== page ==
On the Carribean island of Montserrat is the Soufrière Hills volcano. This is the very same one that erupted in 1997 and did so much damage to the small island (and killed 19 people).
On February 11, just a few days ago, the growing lave dome on the volcano partially collapsed, sending a plume 15,000 meters (more than 8 miles!) into the air. A few hours later, the plume was caught by NASA's Aqua satellite:
Holy, well, Haleakala! Click to Envesuvianate (and to see the full frame picture).
The plume is obvious, as is its shadow to the northeast. Two smaller, lower plumes can be seen rocketing out over the sea to the north and south, and the wind is carrying ash in beautiful eddies to the east, too.
From this view, high above the Earth, it's eerily beautiful. I imagine seeing the pyroclastic flows from this event would have been underpants-soilingly terrifying from the ground, however. I'm not seeing much news about this, even though it happened days ago, and I haven't heard of any deaths resulting from it.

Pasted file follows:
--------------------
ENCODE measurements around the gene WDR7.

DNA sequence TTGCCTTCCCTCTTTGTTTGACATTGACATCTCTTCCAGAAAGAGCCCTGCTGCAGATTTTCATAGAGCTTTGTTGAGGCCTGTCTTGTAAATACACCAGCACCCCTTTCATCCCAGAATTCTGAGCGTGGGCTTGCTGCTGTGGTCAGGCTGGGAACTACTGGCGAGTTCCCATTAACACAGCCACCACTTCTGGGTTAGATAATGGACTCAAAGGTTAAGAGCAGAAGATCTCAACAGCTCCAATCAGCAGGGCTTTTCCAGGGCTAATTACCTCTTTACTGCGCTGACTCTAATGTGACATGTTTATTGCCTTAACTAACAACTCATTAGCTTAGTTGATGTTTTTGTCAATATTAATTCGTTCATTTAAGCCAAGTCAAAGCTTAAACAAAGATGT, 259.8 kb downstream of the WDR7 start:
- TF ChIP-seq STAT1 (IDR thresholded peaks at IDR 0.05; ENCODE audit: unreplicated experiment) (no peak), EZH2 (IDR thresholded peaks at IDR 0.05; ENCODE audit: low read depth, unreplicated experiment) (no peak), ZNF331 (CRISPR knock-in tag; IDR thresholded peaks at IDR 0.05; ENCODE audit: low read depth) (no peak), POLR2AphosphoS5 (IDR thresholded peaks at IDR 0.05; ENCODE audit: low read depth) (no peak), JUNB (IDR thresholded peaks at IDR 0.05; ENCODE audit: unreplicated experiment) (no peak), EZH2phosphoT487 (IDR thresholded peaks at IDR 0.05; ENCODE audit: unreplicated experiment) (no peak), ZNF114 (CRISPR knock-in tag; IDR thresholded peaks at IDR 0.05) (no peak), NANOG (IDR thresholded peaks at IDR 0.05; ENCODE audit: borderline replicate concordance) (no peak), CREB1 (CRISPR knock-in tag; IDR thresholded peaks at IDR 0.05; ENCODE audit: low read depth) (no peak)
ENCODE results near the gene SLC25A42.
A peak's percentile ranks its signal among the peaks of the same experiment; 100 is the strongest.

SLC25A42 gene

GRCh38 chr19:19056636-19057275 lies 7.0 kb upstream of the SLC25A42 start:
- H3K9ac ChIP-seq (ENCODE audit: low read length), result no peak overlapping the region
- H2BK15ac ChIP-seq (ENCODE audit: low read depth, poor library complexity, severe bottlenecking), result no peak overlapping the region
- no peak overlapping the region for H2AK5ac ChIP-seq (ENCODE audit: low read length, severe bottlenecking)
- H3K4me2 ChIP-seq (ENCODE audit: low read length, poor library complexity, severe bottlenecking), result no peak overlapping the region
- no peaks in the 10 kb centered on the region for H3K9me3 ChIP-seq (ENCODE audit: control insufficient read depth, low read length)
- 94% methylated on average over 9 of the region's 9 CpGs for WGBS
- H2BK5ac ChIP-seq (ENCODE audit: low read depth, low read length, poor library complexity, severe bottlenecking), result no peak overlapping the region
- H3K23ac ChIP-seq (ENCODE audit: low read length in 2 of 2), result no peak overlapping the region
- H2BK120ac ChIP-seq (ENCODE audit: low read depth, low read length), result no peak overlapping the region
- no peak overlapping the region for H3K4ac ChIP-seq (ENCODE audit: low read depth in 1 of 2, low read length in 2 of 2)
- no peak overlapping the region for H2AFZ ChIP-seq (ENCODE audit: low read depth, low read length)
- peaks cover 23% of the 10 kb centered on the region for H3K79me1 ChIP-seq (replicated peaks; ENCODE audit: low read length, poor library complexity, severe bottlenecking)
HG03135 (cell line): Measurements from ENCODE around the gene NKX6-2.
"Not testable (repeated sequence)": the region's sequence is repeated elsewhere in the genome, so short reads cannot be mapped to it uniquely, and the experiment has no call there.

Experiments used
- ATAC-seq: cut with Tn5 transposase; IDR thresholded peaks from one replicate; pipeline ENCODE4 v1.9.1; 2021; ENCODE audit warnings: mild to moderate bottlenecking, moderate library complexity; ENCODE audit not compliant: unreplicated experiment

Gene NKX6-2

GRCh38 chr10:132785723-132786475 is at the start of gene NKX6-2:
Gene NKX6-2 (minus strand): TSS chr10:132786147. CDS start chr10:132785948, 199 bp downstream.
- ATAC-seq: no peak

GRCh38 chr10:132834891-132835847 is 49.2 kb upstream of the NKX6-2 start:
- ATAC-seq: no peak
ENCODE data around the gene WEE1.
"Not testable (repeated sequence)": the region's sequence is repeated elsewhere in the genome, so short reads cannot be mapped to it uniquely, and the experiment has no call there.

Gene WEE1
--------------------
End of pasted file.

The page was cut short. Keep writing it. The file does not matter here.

When I see images like this, I have to lean back and revel at the forbidding power and terrible beauty of volcanic eruptions like this one. I'm fascinated by them, and hope one day to see an active volcano (though from a safe distance). It's a good reminder that as much as we rail and froth, we are hardly the lords and masters of this planet. We live on its thin skin by the graces of geology and the whims of random events, and that can be taken away just as easily.
The good news is, by studying events like these, and learning all we can about the natural world around us, we can understand what makes these dangerous giants tick. I mentioned that when Soufrière Hills blew in 1997, nineteen people died. That's on an island with a population of over 4000... so why were so few killed? Because volcanologists -- scientists -- knew the warning signs and were able to get most of the people out of harm's way.
Science. It's cool, and it makes our lives better. It sometimes even saves them outright.
Image credit: NASA image by Jeff Schmaltz, MODIS Rapid Response Team at NASA GSFC.